The day began like so many others at this time of year. I rose from bed and as I did so the dogs became animated and initiated their primary movements for the day: stretching, yawning, milling about, jumping on the bed for either ear rubs or to check my prognosis getting dressed… I open the door and they all amble out into the backyard. Usually Leah leads the way, all business, investigating the new scents. Draco follows, ball in mouth, in high spirits. Lady Dog finishes up the motley crew, hopping along on three legs yet eager to get out and romp. I make breakfast and coffee… coffee first, or course. Then we all go upstairs so that I can work on this blog and the pups snooze while I type.
In mid-morning, after I had finished typing away, we depart for a hike. I have decided to visit an area that is close to my home in Gunnison, Colorado. I am surprised whenever I find a new place to explore a mere fifteen minutes drive from home, but this landscape, colloquially known as the Gunnison Country, never ceases to amaze me with its diversity of topography. The shepherds and I drive out to the Gunnison State Wildlife Area, a portion of land bought by the state for conservation. Lady Dog has remained at home, due to her having only one hind leg. I won’t be using a trailhead today, but rather will just start hiking wherever I find a convenient place to park the car.
The wildlife area is set within a sea of Bureau of Land Management property, managed by the Gunnison Field Office, and on the latter’s land I find a wide place in the road to park. I am at the junction of Roads 3228 and 3228a, examples of the various control numbers that the BLM uses to denote the various routes found here. The wildlife area is mostly an old ranch that was advantageously set in the bottoms of North Beaver Creek where much good grass can be grown for the ungulates that need it. Above the creek, and so commonly found here, is the sagebrush steppe. Through this steppe I begin to trek, shepherds flitting about investigating whatever scents grab their interest. The gray-green sagebrush sea is dotted with orange paintbrush and white phlox. With the snow melt and moisture found in the soil, this is the only time that this area will bloom. It isn’t technically desert, but it is hot and dry.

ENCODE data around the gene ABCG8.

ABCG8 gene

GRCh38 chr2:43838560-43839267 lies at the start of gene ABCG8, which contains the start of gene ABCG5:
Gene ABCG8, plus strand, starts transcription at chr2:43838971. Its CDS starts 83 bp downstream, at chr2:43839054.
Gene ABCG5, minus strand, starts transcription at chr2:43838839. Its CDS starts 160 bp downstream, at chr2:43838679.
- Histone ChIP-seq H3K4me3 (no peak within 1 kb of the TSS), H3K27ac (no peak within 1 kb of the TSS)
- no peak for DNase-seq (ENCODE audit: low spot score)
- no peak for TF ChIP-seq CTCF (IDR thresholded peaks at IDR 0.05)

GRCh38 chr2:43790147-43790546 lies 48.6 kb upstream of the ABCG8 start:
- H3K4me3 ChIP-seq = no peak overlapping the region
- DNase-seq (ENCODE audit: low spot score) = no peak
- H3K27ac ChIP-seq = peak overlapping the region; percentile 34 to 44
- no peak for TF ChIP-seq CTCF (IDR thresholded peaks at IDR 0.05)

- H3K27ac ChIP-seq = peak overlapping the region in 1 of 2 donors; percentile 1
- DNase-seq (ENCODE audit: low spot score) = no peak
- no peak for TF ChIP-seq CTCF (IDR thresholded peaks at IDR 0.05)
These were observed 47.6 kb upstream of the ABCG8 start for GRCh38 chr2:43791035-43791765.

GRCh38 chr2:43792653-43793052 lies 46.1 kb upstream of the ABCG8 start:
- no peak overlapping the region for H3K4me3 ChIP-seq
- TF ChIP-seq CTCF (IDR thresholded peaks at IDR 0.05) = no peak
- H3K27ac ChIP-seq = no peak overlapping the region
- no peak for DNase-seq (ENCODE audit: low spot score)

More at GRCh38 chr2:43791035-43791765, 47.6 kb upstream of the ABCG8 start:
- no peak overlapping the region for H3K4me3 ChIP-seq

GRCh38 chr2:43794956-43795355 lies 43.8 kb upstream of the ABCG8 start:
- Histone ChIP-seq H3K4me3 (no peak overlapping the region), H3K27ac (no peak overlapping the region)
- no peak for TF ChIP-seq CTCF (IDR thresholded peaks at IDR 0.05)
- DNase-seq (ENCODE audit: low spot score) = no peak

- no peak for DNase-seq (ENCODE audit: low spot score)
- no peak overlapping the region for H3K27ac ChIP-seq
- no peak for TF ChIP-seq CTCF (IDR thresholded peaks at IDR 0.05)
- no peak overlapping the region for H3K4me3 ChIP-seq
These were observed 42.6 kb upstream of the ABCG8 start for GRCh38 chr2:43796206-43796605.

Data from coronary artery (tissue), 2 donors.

We climb BLM Road 3228a until we reach the dividing ridge between North Beaver and Sun Creeks. At this point I turn right on BLM Road 3228a1 which essentially follows the divide across relatively grassy flats until terminating at the fence line that marks the boundary between the BLM lands and those stewarded by the Gunnison National Forest. It is warm out on the southern exposure, but the grass is all green and the white clouds mix with the blue sky to create a salubrious atmosphere. From the fence line I begin to climb in earnest, a steeply descending slope that leads down from the mesa above. This mesa is long and narrow, the remnant of one of the numerous lava flows that occurred as the West Elk Mountains rose up on the flanks of the Rocky Mountains with each subsequent eruption.